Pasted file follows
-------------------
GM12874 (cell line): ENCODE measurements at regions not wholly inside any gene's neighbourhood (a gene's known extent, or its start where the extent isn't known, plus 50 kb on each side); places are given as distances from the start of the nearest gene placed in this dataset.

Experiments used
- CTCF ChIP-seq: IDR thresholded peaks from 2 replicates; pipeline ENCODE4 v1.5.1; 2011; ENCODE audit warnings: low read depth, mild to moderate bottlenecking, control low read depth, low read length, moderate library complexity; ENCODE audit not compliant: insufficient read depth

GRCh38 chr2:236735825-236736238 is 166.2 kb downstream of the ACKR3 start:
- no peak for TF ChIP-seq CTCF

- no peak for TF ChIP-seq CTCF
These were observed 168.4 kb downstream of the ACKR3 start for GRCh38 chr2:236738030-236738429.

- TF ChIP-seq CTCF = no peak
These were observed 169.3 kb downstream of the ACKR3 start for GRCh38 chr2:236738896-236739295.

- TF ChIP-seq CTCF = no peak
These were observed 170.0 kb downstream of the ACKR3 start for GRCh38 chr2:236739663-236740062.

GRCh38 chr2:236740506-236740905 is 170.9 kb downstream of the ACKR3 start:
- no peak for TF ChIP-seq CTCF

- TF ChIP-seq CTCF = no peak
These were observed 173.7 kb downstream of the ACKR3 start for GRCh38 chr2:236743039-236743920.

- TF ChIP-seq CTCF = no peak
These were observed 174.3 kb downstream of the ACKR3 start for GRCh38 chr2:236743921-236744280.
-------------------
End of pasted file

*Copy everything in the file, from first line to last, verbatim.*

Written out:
GM12874 (cell line): ENCODE measurements at regions not wholly inside any gene's neighbourhood (a gene's known extent, or its start where the extent isn't known, plus 50 kb on each side); places are given as distances from the start of the nearest gene placed in this dataset.

Experiments used
- CTCF ChIP-seq: IDR thresholded peaks from 2 replicates; pipeline ENCODE4 v1.5.1; 2011; ENCODE audit warnings: low read depth, mild to moderate bottlenecking, control low read depth, low read length, moderate library complexity; ENCODE audit not compliant: insufficient read depth

GRCh38 chr2:236735825-236736238 is 166.2 kb downstream of the ACKR3 start:
- no peak for TF ChIP-seq CTCF

- no peak for TF ChIP-seq CTCF
These were observed 168.4 kb downstream of the ACKR3 start for GRCh38 chr2:236738030-236738429.

- TF ChIP-seq CTCF = no peak
These were observed 169.3 kb downstream of the ACKR3 start for GRCh38 chr2:236738896-236739295.

- TF ChIP-seq CTCF = no peak
These were observed 170.0 kb downstream of the ACKR3 start for GRCh38 chr2:236739663-236740062.

GRCh38 chr2:236740506-236740905 is 170.9 kb downstream of the ACKR3 start:
- no peak for TF ChIP-seq CTCF

- TF ChIP-seq CTCF = no peak
These were observed 173.7 kb downstream of the ACKR3 start for GRCh38 chr2:236743039-236743920.

- TF ChIP-seq CTCF = no peak
These were observed 174.3 kb downstream of the ACKR3 start for GRCh38 chr2:236743921-236744280.